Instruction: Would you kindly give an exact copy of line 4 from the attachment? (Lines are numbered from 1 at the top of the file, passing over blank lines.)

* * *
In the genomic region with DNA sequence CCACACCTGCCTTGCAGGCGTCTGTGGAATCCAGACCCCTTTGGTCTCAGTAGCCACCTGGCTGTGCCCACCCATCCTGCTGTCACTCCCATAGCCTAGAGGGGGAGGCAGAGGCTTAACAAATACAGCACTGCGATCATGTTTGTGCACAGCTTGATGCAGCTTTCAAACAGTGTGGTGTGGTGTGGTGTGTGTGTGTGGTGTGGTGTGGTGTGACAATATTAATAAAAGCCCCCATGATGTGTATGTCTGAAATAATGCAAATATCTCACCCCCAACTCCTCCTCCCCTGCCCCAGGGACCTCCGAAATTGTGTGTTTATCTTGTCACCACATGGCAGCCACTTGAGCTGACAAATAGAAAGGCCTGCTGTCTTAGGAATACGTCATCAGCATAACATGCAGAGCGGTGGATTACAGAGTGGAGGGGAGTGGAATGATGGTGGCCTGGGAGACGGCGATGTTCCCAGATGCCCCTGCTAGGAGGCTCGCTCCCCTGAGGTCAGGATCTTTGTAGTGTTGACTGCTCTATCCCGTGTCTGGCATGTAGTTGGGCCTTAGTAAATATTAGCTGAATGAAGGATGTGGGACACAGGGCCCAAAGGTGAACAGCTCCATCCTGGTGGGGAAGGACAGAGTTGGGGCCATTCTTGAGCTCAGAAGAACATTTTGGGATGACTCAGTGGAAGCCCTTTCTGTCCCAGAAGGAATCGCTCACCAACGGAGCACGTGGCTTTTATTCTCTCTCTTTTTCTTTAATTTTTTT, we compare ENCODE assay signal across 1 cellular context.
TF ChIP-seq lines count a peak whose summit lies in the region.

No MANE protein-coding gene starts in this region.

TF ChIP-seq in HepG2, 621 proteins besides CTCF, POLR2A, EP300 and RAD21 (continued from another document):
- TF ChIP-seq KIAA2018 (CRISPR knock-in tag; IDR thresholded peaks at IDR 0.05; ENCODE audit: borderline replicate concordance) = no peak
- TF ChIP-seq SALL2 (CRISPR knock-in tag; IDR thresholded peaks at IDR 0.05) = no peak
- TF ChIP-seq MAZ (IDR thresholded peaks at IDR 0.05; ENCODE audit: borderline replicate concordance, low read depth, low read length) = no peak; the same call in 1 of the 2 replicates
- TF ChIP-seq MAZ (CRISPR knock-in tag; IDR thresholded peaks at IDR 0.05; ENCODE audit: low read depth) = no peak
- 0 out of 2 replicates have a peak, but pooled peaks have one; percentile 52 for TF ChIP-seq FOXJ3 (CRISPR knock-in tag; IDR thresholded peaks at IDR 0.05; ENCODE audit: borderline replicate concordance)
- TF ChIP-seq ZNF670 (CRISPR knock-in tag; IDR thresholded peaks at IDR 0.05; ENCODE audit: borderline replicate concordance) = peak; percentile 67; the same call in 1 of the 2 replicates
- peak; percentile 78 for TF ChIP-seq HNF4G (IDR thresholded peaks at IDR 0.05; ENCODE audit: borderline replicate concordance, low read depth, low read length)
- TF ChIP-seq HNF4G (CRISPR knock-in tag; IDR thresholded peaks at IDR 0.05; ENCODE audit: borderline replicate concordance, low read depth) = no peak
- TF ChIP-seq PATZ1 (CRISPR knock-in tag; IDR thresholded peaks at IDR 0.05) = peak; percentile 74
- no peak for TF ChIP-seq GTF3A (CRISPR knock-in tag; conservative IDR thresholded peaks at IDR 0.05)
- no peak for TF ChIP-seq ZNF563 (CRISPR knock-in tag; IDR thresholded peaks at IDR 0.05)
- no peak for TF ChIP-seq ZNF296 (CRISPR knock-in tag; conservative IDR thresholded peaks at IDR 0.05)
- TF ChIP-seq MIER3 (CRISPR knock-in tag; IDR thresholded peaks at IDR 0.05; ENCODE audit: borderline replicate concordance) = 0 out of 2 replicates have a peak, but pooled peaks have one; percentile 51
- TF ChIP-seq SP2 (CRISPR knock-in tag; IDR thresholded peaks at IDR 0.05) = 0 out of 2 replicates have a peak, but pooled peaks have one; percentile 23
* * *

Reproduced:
TF ChIP-seq in HepG2, 621 proteins besides CTCF, POLR2A, EP300 and RAD21 (continued from another document):